It is no secret that my maple barbecue glaze is amazingly good and has been featured on turkey and even chicken but can it be used on things other than poultry? This week we are brushing it onto smoked baby back ribs while they cook in the Traeger pellet smoker we just received and it has, once again, “hit it out of the ballpark!”
Some folks say remove the membrane on the bone side of the ribs, some say don't. I have tried it both ways and I can't tell a significant difference regarding moisture or flavor. For me it's all about not having to deal with the membrane while I am eating. I just think it's a nice touch to remove it.
To remove it, use a butter knife or similar to lift up one edge or corner then use a paper towel or catfish pliers for a better grip and pull it clean off.
Step 2: Coat with Maple Syrup
There is nothing better than mustard to help the rub to stick and that's normally what I love to use. Since these are going to be getting some maple barbecue glaze later, I opted to use maple syrup as my “sticky” component.
Starting with the side you are already on, the boney side with the membrane now gone..
Pour it on and use a silicon brush to spread it all over the ribs and don't forget to get the sides and ends as well.
Let the ribs sit for a couple of minutes to absorb some of the moisture from the syrup. Giving this a little time prevents the rub from falling off when you move the ribs or flip them over.
Step 4: Repeat Syrup and Rub on Meaty Side
Flip ribs to meaty side up and apply the maple syrup and rub just like you did on the other side remembering to be generous with the rub.
Let the ribs sit for a few more minutes while the rub and syrup combine.
Step 5: Into Fridge Overnight (optional)
I often put the ribs straight into the smoker at this point and there's nothing at all wrong with that but, let it be known, that you can enhance the flavor by placing them into a lidded container and then into the fridge overnight. You can also just wrap them in plastic wrap instead of using a lidded container.
Step 6: Setup Smoker
In the morning, take the ribs out of the fridge and place them on the cabinet for a few minutes while you go get the smoker ready.
Use whatever smoker you have and set it up for cooking with smoke at about 225°F.
I just received a brand new Traeger Lil' Tex from Traeger Grills and so obviously, I am going to break it in right with some smoked pork ribs.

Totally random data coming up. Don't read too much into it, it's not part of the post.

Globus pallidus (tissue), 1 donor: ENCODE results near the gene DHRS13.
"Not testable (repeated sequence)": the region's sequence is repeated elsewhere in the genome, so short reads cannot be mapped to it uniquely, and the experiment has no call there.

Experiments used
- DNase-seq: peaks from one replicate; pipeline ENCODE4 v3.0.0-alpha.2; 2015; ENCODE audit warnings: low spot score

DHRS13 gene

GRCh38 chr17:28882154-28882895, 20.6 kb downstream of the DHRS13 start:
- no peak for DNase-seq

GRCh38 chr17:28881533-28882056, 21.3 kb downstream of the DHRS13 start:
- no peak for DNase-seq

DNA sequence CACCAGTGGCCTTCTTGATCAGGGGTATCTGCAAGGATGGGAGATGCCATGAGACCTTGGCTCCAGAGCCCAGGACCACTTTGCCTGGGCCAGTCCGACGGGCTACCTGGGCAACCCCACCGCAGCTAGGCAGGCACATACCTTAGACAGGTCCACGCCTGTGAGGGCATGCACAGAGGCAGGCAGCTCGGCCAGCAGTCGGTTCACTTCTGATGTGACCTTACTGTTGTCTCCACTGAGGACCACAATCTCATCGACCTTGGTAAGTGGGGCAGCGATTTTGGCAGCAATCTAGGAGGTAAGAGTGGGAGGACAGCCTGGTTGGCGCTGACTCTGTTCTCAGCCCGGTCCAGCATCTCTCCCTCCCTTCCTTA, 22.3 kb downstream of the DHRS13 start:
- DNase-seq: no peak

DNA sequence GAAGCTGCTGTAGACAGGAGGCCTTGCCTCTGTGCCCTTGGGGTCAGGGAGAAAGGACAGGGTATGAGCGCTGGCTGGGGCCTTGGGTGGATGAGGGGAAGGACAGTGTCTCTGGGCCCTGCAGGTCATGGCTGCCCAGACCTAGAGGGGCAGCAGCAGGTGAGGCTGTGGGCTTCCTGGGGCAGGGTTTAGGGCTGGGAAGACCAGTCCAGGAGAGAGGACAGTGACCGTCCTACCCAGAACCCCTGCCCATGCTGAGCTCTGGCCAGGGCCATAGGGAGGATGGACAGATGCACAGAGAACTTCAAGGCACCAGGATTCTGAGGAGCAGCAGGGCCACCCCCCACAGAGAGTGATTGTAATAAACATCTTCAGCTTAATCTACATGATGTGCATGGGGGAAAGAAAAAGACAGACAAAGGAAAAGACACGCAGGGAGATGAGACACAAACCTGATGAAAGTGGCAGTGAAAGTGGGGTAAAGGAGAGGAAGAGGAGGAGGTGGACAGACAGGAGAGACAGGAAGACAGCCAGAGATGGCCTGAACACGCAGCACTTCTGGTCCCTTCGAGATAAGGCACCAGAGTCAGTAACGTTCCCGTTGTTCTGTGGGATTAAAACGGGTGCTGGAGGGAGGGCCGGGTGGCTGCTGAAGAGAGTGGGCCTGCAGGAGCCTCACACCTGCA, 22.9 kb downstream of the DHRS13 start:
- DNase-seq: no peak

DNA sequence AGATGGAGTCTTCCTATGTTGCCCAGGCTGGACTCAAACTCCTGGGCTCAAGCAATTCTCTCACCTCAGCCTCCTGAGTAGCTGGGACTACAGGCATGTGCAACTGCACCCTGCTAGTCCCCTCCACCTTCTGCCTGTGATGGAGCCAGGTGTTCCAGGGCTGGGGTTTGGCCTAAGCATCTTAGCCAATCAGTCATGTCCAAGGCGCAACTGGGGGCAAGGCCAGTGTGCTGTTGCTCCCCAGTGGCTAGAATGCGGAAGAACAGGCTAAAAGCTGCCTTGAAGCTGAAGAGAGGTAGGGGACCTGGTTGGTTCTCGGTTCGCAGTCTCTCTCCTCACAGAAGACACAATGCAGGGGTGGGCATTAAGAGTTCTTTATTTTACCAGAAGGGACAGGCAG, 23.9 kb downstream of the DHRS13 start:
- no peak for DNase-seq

Just an FYI: I've been using it for a couple of weeks now, running it through some paces and I have to say that I am very impressed with the ease of setup and operation and with the final product that it produces. Mind you, this is my first venture into cooking with pellets and therefore I cannot compare it with other pellet smokers. I am simply comparing the Traeger pellet smoking experience with my experiences using other types of smokers such as electric, propane and horizontal stick burners.
I filled the pellet hopper to the top, opened the smoker and set it to smoke. First there's smoke, then you hear the fire roaring and you close the lid and set it to your final temperature. It was that easy!
I am now ready to smoke some ribs.. easy peasy! Once your smoker is ready, you can proceed.
Step 7: Smoking the Ribs
Often I will use racks to make it easy to carry the ribs out to the smoker. I decided to use the new Traeger in a more raw way and just place the ribs right on the grate.
If you want to smoke multiple racks of ribs and you are short on space, it is perfectly ok to put them into one of those rib racks that holds them up vertically. This way you can get a lot more racks of ribs using minimal space.
Traeger says you can fit 5 racks of ribs on the grate.. I probably wouldn't do that since the drip tray is smaller than the actual grate and I'm a little finicky about keeping the smokers clean. I'm thinking 4 would fit over the drip tray if you pushed them right next to each other. Using rib racks, probably 8-10 racks.
Maintain 225-240°F with pecan smoke (other smoking woods will work fine) throughout the entire time. On the Traeger, I just set it to the 225°F marker and it averaged that temperature throughout with small fluctuations up and down.